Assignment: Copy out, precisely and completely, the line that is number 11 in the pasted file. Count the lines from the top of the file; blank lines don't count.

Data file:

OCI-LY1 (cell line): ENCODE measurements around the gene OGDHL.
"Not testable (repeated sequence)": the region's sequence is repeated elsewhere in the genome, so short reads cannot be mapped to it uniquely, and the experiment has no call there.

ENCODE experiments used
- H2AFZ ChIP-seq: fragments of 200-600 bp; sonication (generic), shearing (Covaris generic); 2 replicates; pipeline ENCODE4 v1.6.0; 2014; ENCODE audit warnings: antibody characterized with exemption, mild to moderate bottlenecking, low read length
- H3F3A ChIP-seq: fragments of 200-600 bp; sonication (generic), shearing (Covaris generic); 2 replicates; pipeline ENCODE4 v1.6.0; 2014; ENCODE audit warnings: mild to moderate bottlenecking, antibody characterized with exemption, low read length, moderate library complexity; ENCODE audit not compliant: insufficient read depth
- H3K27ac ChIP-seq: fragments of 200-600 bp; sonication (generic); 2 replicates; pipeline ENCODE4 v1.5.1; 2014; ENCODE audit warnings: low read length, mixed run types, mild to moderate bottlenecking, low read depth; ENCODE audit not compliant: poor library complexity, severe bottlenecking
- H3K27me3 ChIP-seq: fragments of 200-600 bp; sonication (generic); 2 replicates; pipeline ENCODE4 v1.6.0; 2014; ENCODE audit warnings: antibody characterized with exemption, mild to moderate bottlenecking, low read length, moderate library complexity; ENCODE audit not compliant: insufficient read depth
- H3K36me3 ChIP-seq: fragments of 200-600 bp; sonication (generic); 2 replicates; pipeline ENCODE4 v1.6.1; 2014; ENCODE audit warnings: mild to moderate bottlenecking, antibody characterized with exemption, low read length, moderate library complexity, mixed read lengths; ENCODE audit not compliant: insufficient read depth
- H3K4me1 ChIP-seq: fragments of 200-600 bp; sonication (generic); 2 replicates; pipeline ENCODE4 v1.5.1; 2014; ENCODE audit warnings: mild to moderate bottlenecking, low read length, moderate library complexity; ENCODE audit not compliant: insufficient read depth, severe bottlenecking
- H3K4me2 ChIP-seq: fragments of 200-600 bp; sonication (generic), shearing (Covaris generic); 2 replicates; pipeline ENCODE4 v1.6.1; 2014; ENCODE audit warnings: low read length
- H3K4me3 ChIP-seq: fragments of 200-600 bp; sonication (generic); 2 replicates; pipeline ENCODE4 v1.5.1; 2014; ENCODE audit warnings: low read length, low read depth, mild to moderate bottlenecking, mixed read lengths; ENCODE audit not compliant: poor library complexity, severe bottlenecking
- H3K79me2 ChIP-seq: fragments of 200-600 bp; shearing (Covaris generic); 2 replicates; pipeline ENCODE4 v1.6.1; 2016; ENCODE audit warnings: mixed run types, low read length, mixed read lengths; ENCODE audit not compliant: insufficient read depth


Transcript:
- H3K4me3 ChIP-seq: fragments of 200-600 bp; sonication (generic); 2 replicates; pipeline ENCODE4 v1.5.1; 2014; ENCODE audit warnings: low read length, low read depth, mild to moderate bottlenecking, mixed read lengths; ENCODE audit not compliant: poor library complexity, severe bottlenecking